No Carnal Thing in Our Union with Christ.

Use 2. In our meditation of this mystery, let us conceive no carnal, no earthly thing of it, because it is a mystery: it is altogether spiritual and heavenly. From the natural union of our head and body, and from the matrimonial union of man and wife, we may and ought to take occasion by way of resemblance, to help our understanding in the union of Christ and his church: for this end are these resemblances used, and by this means may our understanding be much helped, as by the outward elements and rites which are used in the sacraments: but if because of these comparisons we draw this which is only and wholly spiritual, to any carnal matter, we shall make that to be a thick mist, and dark cloud, which is given for a light.

Papists Make Our Union with Christ a Carnal Matter.

Use 3. The dotage of our adversaries is here plainly discovered. They make our union with Christ merely carnal. For they conceit it to consist in a corporeal commixtion of Christ’s flesh with ours, by our eating his flesh with the teeth of our bodies, and drinking his blood down our throats, and digesting both in our stomachs as our bodily food, that so it may turn into our substance. (John 6:52) Thus they show themselves like the dull-headed Capernaitans, and like ignorant Nicodemus. (John 3:4) There is a great deal of gross absurdity, but no great mystery in that conceit.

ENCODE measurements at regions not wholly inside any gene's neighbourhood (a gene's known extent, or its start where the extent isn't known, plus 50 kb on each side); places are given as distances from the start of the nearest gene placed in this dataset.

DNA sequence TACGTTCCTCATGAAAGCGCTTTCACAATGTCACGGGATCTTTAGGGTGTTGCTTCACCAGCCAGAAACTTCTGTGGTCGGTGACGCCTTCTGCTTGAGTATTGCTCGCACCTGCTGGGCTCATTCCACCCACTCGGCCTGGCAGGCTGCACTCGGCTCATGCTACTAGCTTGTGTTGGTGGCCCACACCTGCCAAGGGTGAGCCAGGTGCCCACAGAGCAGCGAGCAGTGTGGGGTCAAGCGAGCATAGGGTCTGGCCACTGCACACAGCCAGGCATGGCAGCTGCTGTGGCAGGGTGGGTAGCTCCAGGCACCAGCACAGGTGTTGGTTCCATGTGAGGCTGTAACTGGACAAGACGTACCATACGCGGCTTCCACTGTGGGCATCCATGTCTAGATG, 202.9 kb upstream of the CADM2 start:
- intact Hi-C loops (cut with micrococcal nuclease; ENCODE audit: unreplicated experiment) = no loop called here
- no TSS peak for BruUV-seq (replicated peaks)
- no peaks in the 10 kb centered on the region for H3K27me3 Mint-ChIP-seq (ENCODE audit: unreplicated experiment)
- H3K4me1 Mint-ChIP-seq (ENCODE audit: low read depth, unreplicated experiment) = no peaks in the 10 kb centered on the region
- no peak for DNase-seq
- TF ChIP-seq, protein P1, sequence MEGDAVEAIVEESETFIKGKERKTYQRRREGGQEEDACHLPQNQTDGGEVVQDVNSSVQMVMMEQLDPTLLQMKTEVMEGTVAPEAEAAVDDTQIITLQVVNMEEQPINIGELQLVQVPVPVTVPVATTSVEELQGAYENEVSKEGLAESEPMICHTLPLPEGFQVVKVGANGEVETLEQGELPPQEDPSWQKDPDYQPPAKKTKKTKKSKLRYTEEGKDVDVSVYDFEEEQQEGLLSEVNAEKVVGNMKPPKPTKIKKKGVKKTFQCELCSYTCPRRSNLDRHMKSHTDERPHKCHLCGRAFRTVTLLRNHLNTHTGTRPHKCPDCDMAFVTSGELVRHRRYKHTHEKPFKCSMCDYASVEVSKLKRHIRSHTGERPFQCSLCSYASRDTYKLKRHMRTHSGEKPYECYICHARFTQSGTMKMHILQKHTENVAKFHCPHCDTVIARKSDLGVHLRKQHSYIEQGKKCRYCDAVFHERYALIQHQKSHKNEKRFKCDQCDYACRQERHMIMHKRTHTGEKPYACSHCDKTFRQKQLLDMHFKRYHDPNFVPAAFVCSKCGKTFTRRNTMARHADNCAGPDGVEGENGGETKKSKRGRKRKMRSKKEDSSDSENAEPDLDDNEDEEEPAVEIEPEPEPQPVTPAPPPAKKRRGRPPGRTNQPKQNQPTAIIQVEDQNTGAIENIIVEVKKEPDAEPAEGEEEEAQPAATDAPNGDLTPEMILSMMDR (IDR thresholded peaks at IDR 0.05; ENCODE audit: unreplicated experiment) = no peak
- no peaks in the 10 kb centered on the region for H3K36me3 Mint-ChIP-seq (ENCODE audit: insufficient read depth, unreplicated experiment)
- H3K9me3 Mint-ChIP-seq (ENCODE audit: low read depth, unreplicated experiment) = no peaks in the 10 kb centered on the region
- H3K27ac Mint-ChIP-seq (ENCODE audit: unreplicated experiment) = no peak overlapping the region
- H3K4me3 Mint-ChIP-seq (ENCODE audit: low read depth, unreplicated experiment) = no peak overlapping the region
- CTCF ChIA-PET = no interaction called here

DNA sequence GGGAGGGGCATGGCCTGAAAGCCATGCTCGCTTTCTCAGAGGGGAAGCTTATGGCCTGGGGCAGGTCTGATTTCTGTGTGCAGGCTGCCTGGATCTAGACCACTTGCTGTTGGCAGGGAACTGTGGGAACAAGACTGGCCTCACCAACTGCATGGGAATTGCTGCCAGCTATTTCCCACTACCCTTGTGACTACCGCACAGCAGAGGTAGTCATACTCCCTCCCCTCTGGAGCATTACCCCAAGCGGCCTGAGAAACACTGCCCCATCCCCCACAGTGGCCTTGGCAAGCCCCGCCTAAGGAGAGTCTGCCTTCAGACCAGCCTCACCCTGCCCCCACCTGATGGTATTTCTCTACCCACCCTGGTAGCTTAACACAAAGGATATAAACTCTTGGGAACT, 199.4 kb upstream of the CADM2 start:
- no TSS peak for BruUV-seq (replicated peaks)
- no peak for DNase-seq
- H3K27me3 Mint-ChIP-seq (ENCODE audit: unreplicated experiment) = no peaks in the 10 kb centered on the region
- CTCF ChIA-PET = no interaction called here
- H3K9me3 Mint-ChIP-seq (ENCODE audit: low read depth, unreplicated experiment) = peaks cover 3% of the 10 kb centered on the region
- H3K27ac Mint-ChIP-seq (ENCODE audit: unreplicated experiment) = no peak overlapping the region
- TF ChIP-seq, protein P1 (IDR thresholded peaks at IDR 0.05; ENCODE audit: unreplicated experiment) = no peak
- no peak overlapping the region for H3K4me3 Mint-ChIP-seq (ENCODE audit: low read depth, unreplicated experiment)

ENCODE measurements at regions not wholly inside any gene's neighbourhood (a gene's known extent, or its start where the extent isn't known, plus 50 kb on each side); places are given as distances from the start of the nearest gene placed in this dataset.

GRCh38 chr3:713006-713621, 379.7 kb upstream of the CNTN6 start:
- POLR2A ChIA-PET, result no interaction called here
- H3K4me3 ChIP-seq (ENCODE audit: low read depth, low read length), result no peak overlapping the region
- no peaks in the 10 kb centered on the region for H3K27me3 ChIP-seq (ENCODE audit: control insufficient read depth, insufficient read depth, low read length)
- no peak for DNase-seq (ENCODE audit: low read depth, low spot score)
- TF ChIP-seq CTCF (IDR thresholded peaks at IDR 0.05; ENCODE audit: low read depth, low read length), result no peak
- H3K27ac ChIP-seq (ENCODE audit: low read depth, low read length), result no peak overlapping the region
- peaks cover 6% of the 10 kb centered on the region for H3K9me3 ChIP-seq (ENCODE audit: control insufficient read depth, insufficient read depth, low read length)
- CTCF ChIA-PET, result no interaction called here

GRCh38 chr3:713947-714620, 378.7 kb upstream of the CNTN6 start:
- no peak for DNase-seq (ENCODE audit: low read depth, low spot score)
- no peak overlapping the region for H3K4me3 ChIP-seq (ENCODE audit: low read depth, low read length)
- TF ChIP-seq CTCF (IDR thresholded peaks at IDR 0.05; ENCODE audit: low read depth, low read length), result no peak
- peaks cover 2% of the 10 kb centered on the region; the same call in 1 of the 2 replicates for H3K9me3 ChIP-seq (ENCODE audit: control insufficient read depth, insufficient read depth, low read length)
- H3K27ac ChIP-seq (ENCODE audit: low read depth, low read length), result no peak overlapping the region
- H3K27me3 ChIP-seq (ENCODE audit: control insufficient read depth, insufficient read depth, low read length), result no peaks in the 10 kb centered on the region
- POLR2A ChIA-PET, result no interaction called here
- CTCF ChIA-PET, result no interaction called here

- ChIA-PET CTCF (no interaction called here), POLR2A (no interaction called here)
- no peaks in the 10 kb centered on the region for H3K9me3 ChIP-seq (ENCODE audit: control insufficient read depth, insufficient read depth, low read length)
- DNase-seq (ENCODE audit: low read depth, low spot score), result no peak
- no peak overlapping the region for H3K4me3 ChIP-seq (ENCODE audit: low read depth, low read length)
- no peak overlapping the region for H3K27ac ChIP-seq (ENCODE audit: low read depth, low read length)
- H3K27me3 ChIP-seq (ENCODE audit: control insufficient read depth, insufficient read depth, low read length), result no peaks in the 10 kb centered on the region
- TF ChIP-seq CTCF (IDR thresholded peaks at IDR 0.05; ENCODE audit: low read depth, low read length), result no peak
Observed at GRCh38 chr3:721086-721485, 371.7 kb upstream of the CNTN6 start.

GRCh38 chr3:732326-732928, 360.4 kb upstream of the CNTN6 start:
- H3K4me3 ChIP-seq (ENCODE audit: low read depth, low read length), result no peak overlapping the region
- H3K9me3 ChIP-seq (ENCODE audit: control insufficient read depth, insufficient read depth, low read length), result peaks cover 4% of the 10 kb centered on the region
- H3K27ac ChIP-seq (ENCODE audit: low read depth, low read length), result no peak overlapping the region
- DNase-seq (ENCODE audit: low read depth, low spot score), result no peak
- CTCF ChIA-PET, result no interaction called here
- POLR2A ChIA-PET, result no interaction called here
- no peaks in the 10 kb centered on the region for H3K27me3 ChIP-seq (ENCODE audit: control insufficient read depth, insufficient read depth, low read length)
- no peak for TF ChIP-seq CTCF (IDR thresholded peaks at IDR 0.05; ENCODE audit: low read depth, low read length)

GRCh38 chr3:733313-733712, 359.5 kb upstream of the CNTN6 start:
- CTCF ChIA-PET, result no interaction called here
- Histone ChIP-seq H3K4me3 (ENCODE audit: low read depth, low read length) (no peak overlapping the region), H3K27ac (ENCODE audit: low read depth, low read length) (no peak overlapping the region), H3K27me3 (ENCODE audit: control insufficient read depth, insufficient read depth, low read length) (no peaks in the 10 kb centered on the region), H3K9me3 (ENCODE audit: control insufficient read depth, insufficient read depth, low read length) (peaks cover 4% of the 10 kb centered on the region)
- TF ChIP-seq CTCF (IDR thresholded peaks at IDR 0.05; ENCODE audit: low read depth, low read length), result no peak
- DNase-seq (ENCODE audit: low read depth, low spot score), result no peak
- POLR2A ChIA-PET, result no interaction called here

§ 91. Of the Pope’s Usurping to be Spouse of the Church.

The apostle’s application of this mystery to Christ and the church, discovers two gross errors of the Papists.

One, that they make the Pope a spouse of the church. With what face can any apply that to the Pope and the church, which the apostle so expressly says is meant of Christ and the church? yea, what arrogant presumption is it, to attribute that to mortal sinful man, which is proper to the eternal and holy Son of God? Is not this to confer Christ’s prerogatives upon himself, and so make himself plain Antichrist? Who gave the church to the Pope, or the Pope to the church? When did she give her consent? (I speak of the true catholic church of Christ.) What has he done for her? or rather what has he not done against her? The distinction of imperial and ministerial spouse, cannot here serve the turn. (cf. §17) As the metaphor of an head, so much less the metaphor of a spouse will admit a ministerial spouse. As he is an adulterer that takes upon him to be a ministerial husband, so is she an adulteress that yields herself to such an one. The apostle says, “I have espoused you to One husband.” (2 Cor 11:2)